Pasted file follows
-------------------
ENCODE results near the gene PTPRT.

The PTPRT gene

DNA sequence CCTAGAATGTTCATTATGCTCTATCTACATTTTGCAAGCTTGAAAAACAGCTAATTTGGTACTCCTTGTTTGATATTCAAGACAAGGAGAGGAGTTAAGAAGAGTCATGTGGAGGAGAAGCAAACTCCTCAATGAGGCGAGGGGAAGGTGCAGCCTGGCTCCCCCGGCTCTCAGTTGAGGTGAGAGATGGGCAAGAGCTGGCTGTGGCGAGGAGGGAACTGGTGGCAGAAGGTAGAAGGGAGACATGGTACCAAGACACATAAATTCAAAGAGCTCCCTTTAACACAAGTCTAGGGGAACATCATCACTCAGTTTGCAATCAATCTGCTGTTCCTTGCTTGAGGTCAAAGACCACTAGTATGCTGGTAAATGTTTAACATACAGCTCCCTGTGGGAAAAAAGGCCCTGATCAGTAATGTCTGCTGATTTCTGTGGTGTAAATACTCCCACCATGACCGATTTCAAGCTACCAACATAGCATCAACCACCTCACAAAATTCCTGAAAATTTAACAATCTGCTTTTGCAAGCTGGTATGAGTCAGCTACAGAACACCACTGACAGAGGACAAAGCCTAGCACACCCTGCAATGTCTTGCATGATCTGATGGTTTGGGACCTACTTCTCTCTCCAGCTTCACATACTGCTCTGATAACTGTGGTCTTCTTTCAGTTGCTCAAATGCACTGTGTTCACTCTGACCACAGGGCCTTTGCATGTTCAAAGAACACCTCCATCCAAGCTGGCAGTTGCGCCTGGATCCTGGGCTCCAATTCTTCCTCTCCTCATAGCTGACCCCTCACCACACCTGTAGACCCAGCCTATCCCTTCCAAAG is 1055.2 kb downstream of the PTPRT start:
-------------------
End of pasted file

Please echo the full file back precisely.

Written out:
ENCODE results near the gene PTPRT.

The PTPRT gene

DNA sequence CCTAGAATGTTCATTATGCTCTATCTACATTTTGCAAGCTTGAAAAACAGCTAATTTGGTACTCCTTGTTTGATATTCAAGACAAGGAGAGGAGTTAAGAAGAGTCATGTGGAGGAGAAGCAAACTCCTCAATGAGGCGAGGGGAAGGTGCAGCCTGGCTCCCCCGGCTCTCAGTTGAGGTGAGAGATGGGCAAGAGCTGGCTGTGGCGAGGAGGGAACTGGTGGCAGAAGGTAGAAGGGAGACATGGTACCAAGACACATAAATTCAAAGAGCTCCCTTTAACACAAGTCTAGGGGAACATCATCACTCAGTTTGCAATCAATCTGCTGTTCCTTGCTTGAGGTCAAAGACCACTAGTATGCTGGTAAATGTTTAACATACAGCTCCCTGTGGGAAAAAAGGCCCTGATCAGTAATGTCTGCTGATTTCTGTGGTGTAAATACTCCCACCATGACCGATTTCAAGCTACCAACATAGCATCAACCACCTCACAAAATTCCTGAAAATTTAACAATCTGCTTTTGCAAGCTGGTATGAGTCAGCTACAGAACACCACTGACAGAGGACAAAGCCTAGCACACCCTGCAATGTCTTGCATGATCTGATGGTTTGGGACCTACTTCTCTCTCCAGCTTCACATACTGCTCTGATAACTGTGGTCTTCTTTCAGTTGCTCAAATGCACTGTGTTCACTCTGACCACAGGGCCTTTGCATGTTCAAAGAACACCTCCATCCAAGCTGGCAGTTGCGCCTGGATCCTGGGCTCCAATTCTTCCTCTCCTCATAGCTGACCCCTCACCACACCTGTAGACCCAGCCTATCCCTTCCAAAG is 1055.2 kb downstream of the PTPRT start: